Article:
Summary of keynote lecture by Lant Pritchett

United Nations regional organizations 75th anniversary was held at headquarters of the Economic Commission for Latin America and the Caribbean (ECLAC) in Santiago, Chile. The programme was about “When does education drive growth and when does it not? Education policies for transformative growth” and the keynote lecture delivered by Mr. Lant Pritchett who is currently a visiting professor at the School of Public Policy of the London School of Economics and Political Science, and is the co-founder and research director of Labor Mobility Partnerships (LaMP). His keynote lecture focused on the need of consistently assessing learning progress and ensuring that educational systems are aligned with learning goals. He emphasized the importance of supporting the teaching process and adapting policies to the local context in order to achieve effective educational reform. He also stated the possible benefits of parental involvement in resolving learning impairments and encouraging student achievement.

ECLACl’s present mission is to promote sustainable development policies in Latin American and Caribbean societies that enable equitable growth, stability, productivity diversification, and the eradication of poverty via equality. In the speech there was brief about what was 75 years ago education system. In 1948 education was just a national development. But between 1950 to 2015 schooling has expanded globally and achieved transformational achievement. Many countries had less education and schooling system. As a result, they did not able to grow their skills. Schooling is important to adapt with sustainable growth. Between 1950 and 2015 LAC (Latin America) in schooling system was less than advanced countries and also with not less than east Asian countries but LAC schooling system was better than developing countries. In 2015, countries with similar income levels have much higher rates of education than in 1960. Moreover, nations with similar levels of education had substantially lower GDP per person. Many nations (like Mexico vs. Thailand) saw significant increases in education without corresponding increases in GDPPC (GDP Per Capita).This was good news for poor countries because after of many stagnation they were able to expand schooling.But the bad news is their GDP is not now matched with their schooling system.

While the rate of education growth in LAC was quicker than in high-growth nations, the rate of growth in output per worker was less than half as fast. Here schooling means children skill would be matched with economy. This will welfare for universal people, and this is called education right. There has connection between schooling and cognitive skill. As good as schooling system will be skills will be higher. In Latin America and Caribbean region 61% students in secondary education not reaching basic skills. 21% youth not enrolled in secondary education. 65% youth not reaching basic skills. In measured learning, the relationship between years of education and GDPPC level is interactive. LAC’s GDPPC would be P$,4,000 more if their skill level were 21 points higher than what was forecasted.

Basic education(Schooling plus reading, linear combination) is more adaptable than alone schooling. In 1960 people wouldn’t go school that much. After go with a long way we now focused on a quantity of school rather than quality. There main problem is what graduates are learning they are not able to perform. To set the educational systems of all nations on the path to universally recognised fundamental learning and subsequent educational objectives, five actions are required.

  1. Commit to universal, early foundational learning.
  2. Measure learning regularly, reliably and relevantly.
  3. Align systems around learning commitment.
  4. Support teaching.
  5. Adapt what you adopt as you implement.

If someone say education system will improve if we add technology etc. This is not true. It will take long time to change. Education reform fail because of some reasons like Conflicting directions, leadership discontinuity, and organ rejection of reform.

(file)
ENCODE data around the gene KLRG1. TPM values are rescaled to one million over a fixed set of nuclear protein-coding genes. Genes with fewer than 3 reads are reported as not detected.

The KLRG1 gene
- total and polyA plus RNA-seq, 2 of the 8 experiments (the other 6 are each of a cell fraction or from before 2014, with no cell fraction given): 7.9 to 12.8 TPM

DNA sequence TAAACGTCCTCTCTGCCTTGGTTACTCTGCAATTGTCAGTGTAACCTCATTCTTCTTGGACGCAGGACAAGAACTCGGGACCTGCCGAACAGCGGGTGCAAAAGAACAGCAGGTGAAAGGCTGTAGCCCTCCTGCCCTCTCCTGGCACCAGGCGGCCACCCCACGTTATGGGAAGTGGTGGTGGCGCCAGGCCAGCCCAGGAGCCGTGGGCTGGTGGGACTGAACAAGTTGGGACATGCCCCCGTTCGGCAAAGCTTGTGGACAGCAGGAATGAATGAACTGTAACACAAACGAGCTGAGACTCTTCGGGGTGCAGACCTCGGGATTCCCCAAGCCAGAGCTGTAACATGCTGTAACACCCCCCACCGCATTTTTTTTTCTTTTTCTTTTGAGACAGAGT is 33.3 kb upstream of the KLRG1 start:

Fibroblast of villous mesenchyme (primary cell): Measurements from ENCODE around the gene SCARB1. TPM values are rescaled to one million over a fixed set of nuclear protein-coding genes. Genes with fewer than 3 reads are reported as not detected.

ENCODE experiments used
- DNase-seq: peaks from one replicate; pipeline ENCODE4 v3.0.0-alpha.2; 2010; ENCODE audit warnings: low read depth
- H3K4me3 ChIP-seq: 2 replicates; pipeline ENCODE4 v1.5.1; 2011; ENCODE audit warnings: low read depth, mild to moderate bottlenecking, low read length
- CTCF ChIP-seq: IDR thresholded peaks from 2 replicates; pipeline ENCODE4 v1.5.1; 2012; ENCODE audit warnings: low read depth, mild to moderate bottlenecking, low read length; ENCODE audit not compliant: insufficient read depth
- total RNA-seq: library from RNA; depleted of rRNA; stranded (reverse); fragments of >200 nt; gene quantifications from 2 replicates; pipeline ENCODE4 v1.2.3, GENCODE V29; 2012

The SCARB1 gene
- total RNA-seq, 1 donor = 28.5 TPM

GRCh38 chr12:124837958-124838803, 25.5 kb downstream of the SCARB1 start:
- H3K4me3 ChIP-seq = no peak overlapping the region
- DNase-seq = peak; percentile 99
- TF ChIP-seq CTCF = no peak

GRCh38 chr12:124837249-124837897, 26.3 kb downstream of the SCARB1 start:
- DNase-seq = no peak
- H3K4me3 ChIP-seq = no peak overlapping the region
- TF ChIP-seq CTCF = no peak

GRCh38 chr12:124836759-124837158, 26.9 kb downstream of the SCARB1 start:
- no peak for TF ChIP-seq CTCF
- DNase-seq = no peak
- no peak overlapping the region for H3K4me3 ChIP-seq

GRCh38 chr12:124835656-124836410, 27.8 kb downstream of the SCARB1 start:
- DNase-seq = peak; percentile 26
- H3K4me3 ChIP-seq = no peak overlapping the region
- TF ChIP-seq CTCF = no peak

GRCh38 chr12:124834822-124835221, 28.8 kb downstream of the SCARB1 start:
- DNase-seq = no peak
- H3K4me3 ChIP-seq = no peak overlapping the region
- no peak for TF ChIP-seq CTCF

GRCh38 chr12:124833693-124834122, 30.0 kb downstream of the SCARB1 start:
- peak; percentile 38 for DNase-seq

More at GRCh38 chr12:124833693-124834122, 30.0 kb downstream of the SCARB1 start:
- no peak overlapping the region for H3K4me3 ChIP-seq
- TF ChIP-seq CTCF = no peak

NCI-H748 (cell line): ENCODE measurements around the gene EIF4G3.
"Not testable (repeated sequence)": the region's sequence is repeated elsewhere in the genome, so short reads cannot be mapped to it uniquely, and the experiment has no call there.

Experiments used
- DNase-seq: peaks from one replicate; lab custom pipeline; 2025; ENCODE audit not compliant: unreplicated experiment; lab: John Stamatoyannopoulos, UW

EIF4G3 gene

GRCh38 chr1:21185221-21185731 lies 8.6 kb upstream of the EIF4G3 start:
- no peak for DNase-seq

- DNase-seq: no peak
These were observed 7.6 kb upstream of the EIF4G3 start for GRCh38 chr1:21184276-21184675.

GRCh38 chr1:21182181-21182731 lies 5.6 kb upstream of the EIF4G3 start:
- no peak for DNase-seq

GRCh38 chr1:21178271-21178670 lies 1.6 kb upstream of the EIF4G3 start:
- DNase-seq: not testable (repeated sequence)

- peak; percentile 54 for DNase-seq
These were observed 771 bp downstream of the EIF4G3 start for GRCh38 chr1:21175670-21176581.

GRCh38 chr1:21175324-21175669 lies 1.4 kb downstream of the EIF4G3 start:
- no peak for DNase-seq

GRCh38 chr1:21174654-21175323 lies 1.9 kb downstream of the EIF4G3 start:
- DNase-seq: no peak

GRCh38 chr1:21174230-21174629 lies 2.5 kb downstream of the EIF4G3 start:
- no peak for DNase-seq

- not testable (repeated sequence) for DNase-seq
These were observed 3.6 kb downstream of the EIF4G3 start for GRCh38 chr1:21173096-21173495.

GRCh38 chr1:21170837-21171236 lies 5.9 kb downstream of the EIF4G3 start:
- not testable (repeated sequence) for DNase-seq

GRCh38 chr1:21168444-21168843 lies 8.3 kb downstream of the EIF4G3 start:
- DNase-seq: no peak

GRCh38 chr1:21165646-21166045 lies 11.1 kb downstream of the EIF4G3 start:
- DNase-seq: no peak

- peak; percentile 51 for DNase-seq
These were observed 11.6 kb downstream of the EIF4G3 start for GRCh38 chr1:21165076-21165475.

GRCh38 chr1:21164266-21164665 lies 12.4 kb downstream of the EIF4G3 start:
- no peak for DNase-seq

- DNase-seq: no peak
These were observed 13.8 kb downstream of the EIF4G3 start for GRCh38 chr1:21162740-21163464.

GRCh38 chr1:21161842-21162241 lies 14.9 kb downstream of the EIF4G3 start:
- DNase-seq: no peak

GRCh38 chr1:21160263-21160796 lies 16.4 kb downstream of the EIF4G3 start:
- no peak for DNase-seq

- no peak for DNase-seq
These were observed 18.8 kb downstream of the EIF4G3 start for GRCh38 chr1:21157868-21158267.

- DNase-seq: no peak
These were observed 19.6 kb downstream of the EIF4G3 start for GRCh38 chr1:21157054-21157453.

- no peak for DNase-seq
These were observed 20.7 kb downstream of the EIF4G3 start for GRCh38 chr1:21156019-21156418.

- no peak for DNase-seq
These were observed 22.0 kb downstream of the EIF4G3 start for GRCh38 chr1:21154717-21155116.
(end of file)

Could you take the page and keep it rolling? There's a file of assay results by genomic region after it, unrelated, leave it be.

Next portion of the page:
Here’s a breakdown of the actions:

Commit: Mr. Pritchett underlined the vital necessity of making a commitment to early foundational learning that is universal and that each adjective in this commitment has meaning. He emphasized the need of treating learning disabilities as soon as possible, emphasizing that inadequate basic learning profiles as children will continue to exist and impede future academic achievement. In order to enable children to apply their knowledge effectively in a variety of circumstances, he emphasized the significance of ensuring that they acquire fundamental abilities at a young age—not just in a surface-level manner, but also in procedural and conceptual mastery. Additionally, he criticized the limited perspective that is frequently present in educational systems, because falling behind is considered as a sign of incapacity rather than a systemic failing. Rather, he argued in favor of a dedication to guaranteeing that each child can grasp basic ideas not only at a basic level but also at a profound conceptual comprehension, therefore creating a strong basis for subsequent education.

Measure: Mr. Pritchett emphasized the necessity of measuring learning in a consistent, reliable, and relevant manner. He underlined the importance of moving away from excessive testing and high-stakes evaluations, in favor of regular measurement of learning progress. These measurements should be understandable to instructors and stakeholders, reflecting the crucial elements of education being taught.

Align: He remarked on the importance of aligning educational systems with learning objectives rather than procedural compliance. He criticized the usual scenario in bureaucratic systems in which stated aims are disconnected from real practices and rewards. Instead, systems should be linked to promote learning outcomes, ensuring that declared aims are consistent with actual practices.

Support: Mr. Pritchett made a clear distinction between supporting teachers and supporting teaching. While many systems focus on assisting individuals in teaching positions, genuine support should enable teachers to provide good learning opportunities for students. He emphasized the misperception that routine assistance for instructors always results in greater teaching outcomes, recommending a move toward supporting the teaching process itself.

Adapt: Finally, he emphasized the significance of tailoring educational policies and practices to specific local contexts. Referring to examples such as Finland’s educational achievement, he advised against completely replicating successful practices from other regions without taking into account the need for adaptation. He provided examples where failure to adapt resulted in no influence on learning results, underlining the importance of local solutions customized to individual educational contexts.